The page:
Norris, Trinidad to fight after Saturday tuneups
Jan. 10, 1997
NASHVILLE, Tenn. (AP) _ Strange things happen when Terry Norris gets in the ring. So even though his fight Saturday against Nick Rupa appears to be little more than a tuneup for a megafight against Felix Trinidad, his manager still worries.
``Terry never looks past fights because things seem to happen in this game, especially to him,'' manager Joe Sayatovich said. ``He can't look past anybody because of that.''
Norris is an overwhelming favorite to defend his IBF and WBC 154-pound titles against Rupa, the IBF's seventh-ranked contender, in the scheduled 12-round bout at Nashville's new downtown arena.
But he was also a huge favorite in two title fights against Luis Santana. Both times Santana left the ring on a stretcher. Both times, he was declared the winner because of late or illegal blows by Norris.
As a pro, Norris has lost six times. Three of them have been by disqualification.
Norris vows it will never happen again.
``I love both my titles and there's no way anyone is going to take them away from me in any way,'' Norris said.
Norris and Trinidad fight in separate fights as part of a card of four title bouts that will be the first sporting event in Nashville's new arena.
Like Norris, Trinidad is a heavy favorite in his IBF welterweight title defense against England's Kevin Lueshing. It will be the 12th title fight for the Puerto Rican champion, who turns 24 today and has not lost in 30 fights.
``He's an aggressive fighter and I like aggressive fighters,'' Trinidad said of Lueshing. ``It will be a knockout, but I don't know exactly when.''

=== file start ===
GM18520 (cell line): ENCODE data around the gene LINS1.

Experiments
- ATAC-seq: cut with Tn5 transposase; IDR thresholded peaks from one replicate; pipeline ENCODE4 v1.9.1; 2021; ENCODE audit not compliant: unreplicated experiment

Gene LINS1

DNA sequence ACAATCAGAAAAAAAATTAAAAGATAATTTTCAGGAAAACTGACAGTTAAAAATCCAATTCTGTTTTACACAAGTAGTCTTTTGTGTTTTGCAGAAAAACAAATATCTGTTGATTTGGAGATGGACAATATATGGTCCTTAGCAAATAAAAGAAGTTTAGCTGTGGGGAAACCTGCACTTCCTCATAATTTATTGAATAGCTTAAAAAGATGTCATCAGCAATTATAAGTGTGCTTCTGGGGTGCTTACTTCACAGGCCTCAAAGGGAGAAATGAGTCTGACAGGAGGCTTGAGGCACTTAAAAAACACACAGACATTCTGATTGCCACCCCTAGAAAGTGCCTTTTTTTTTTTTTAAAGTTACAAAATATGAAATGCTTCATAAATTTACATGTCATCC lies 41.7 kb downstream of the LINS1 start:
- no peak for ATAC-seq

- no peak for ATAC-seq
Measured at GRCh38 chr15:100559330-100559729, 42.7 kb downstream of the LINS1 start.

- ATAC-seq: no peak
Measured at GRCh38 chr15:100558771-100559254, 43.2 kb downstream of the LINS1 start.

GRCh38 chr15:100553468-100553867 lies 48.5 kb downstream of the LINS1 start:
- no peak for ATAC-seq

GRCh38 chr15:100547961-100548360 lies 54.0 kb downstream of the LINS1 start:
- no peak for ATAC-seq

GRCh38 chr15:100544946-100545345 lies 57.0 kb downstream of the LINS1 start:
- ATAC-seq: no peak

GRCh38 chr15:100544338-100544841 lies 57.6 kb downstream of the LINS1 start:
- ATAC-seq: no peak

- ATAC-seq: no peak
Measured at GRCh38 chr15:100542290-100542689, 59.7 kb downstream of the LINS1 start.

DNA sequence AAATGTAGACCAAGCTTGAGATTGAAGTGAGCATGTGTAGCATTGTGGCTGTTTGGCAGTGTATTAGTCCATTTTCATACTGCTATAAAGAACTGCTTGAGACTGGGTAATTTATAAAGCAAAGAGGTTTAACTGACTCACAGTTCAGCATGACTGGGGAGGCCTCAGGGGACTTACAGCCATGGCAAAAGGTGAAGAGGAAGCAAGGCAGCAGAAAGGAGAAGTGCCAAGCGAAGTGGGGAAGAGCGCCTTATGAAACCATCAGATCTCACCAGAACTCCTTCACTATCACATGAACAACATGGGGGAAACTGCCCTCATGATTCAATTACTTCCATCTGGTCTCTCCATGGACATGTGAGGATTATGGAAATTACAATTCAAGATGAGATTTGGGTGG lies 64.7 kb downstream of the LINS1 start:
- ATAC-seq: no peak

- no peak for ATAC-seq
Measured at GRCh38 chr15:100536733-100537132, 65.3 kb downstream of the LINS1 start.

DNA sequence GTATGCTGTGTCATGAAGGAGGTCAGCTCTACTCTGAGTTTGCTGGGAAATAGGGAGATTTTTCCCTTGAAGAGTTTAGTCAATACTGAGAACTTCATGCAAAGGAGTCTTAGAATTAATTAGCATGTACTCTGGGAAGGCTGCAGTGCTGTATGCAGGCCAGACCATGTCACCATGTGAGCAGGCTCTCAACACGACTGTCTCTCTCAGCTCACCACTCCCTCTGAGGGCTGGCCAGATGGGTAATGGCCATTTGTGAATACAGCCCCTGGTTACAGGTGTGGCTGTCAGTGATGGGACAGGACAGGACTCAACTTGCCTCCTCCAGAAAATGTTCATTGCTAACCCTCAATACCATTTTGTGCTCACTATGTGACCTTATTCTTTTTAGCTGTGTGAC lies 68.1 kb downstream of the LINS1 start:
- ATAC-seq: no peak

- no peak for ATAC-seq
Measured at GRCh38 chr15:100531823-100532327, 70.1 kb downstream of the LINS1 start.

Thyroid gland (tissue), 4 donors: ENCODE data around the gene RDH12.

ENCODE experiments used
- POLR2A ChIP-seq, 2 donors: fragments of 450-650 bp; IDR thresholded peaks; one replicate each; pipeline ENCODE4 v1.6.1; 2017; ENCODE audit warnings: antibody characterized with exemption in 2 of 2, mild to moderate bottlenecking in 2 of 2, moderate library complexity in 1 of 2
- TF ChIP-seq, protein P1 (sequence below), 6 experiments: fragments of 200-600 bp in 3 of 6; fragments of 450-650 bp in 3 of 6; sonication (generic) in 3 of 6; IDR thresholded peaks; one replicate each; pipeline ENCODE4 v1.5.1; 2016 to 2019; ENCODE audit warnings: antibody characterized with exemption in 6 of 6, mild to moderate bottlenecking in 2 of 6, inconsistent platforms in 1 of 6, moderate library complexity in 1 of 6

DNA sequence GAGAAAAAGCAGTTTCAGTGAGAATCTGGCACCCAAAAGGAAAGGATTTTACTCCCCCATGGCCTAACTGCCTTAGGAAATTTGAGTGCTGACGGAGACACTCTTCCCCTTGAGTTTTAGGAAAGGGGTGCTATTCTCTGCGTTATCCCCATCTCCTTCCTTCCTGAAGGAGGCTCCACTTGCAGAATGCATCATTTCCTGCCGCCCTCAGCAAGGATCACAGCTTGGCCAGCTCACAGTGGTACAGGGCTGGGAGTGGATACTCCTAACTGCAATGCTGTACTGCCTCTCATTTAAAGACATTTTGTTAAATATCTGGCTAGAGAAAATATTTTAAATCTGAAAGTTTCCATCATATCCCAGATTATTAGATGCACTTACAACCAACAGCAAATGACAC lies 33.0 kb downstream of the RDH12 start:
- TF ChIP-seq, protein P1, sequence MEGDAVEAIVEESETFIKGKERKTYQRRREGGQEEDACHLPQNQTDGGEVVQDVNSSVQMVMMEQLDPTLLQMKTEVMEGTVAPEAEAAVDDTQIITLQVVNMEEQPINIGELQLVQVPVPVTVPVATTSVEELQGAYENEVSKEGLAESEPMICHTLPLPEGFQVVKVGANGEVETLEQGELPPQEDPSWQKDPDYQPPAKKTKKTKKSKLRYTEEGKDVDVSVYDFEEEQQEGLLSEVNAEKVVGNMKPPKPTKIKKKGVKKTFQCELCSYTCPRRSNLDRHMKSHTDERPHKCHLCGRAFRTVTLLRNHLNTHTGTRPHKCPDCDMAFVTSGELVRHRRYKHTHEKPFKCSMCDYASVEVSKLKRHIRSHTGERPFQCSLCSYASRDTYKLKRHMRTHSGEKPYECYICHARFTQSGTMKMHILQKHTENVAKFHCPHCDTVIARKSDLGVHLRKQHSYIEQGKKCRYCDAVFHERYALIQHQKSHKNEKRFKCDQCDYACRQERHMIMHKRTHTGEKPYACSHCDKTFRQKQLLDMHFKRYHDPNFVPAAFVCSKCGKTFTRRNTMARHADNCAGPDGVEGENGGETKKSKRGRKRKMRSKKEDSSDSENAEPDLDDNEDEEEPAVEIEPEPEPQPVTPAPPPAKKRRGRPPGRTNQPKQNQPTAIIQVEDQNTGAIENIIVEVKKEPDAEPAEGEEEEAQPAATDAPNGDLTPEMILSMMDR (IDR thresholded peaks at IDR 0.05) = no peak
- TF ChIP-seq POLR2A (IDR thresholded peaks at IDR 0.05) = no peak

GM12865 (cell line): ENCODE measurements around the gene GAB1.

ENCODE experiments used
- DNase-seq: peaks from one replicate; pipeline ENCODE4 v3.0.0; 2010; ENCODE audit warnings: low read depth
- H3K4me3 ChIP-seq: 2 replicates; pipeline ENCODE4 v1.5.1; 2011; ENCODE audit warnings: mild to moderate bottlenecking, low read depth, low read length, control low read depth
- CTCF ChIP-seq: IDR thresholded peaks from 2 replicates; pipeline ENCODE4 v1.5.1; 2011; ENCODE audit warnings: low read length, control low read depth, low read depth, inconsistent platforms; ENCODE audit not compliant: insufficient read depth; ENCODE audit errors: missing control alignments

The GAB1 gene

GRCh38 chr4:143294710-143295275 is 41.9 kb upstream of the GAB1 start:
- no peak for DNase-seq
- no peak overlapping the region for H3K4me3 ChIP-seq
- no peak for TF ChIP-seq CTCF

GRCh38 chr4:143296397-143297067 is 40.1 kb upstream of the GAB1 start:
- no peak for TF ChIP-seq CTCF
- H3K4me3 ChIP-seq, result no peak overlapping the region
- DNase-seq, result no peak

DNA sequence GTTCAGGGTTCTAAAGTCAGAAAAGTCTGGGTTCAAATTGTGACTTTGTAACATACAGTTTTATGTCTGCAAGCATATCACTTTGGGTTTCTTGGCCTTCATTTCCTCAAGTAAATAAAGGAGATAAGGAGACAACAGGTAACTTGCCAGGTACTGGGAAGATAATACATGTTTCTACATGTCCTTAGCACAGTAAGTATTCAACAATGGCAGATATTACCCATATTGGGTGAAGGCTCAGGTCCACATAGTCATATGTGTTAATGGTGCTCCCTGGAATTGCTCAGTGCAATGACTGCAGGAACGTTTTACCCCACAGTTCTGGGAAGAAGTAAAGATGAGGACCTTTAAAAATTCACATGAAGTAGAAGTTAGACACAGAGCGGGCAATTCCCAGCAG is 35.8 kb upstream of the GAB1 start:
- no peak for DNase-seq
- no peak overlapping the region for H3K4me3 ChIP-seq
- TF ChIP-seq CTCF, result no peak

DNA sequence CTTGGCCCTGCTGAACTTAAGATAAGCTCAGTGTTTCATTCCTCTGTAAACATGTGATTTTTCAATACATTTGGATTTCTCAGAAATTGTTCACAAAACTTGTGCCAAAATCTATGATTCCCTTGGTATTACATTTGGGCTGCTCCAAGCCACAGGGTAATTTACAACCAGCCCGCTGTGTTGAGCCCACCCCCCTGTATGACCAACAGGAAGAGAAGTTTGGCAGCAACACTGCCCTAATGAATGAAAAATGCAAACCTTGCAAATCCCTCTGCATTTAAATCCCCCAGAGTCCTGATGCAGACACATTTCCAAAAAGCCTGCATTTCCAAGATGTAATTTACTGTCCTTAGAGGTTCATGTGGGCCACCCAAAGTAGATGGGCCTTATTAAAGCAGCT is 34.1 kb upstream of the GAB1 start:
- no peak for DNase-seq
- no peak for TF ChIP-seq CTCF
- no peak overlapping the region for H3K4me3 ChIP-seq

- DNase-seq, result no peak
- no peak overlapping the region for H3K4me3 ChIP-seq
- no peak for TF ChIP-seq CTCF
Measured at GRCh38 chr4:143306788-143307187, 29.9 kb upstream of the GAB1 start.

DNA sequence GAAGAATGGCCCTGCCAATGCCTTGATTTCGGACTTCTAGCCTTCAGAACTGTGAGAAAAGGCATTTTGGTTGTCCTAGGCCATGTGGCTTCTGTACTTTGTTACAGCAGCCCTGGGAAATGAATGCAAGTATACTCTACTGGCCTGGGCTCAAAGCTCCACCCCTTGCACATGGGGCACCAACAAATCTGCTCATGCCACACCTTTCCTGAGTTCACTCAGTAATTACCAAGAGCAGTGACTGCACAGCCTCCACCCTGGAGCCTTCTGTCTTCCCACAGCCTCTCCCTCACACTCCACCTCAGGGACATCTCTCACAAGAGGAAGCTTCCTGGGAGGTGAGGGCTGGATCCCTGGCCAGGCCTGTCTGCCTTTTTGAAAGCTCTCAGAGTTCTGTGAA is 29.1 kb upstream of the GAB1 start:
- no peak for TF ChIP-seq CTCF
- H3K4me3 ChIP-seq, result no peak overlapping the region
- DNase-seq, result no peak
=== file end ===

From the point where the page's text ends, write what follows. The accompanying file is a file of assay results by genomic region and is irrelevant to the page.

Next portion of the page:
Both fighters are already looking past the bouts to a late May or early June meeting for the two titles held by Norris. That fight already is signed and will make both Trinidad and Norris several million dollars.
``When I beat Norris, I'll show everybody I'm the best fighter, pound for pound, in the world,'' said Trinidad, who has 26 knockouts. ``I've had good fights with very good fighters, but this one will be very special.''
Trinidad, who has had trouble making the 147-pound welterweight limit, will move up in weight to challenge Norris for his titles in a highly anticipated matchup of two big punchers who also are stylish boxers.
``The great fighters have to fight other great fighters to be truly considered great,'' Sayatovich said. ``These are two fighters willing to do that.''
First, though, Norris has to beat Rupa and Trinidad has to get by Lueshing in fights Saturday that have titles at stake but appear to be little more than tuneups for each boxer.
``Don't blink, you'll miss the fight,'' said Norris (44-6, 28 knockouts), who has more KOs than Rupa (26-4-1) has wins.
The fights are part of a card that also features Frankie Randall in a defense of the WBA 140-pound title against France's Kahlid Rahilou, the WBA's top-ranked contender, and Henry Akinwande in a WBO heavyweight title defense against fellow Briton Scott Welch.
The Akinwande-Welch fight marks the first time two British fighters have fought for a heavyweight title in the United States, although the WBO crown is considered to be a fringe title at best.
Akinwande, who gave Russian Alexandre Zolkin a beating on the Mike Tyson-Evander Holyfield undercard, is 31-1 with 19 knockouts, while Welch is 19-2 with 16 knockouts.
Akinwande vowed at Thursday's final pre-fight press conference to dispose of Welch within three rounds after Welch taunted him and tried to go after him while the two posed for pictures.
``I should of decked him right there,'' Akinwande said.
Conspiciously absent from the card is Christy Martin, who has captured wide attention in the past year as a female fighter on the undercards of Tyson bouts.
Martin was dropped from the card earlier this week after King said she cut her lip in training, but she claimed that she was willing to fight. Martin reportedly has been in discussions with King rival Main Events Inc. for possible representation.